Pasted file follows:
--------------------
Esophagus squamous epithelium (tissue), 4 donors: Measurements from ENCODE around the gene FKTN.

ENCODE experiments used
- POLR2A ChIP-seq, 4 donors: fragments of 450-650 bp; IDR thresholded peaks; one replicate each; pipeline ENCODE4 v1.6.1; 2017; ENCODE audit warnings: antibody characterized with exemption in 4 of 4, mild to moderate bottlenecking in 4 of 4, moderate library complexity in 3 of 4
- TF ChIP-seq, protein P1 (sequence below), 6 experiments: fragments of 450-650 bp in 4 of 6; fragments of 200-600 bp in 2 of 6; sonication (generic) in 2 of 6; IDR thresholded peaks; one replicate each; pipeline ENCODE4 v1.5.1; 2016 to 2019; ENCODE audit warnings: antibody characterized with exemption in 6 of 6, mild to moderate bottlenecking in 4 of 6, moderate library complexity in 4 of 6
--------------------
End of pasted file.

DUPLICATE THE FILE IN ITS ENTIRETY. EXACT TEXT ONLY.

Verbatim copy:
Esophagus squamous epithelium (tissue), 4 donors: Measurements from ENCODE around the gene FKTN.

ENCODE experiments used
- POLR2A ChIP-seq, 4 donors: fragments of 450-650 bp; IDR thresholded peaks; one replicate each; pipeline ENCODE4 v1.6.1; 2017; ENCODE audit warnings: antibody characterized with exemption in 4 of 4, mild to moderate bottlenecking in 4 of 4, moderate library complexity in 3 of 4
- TF ChIP-seq, protein P1 (sequence below), 6 experiments: fragments of 450-650 bp in 4 of 6; fragments of 200-600 bp in 2 of 6; sonication (generic) in 2 of 6; IDR thresholded peaks; one replicate each; pipeline ENCODE4 v1.5.1; 2016 to 2019; ENCODE audit warnings: antibody characterized with exemption in 6 of 6, mild to moderate bottlenecking in 4 of 6, moderate library complexity in 4 of 6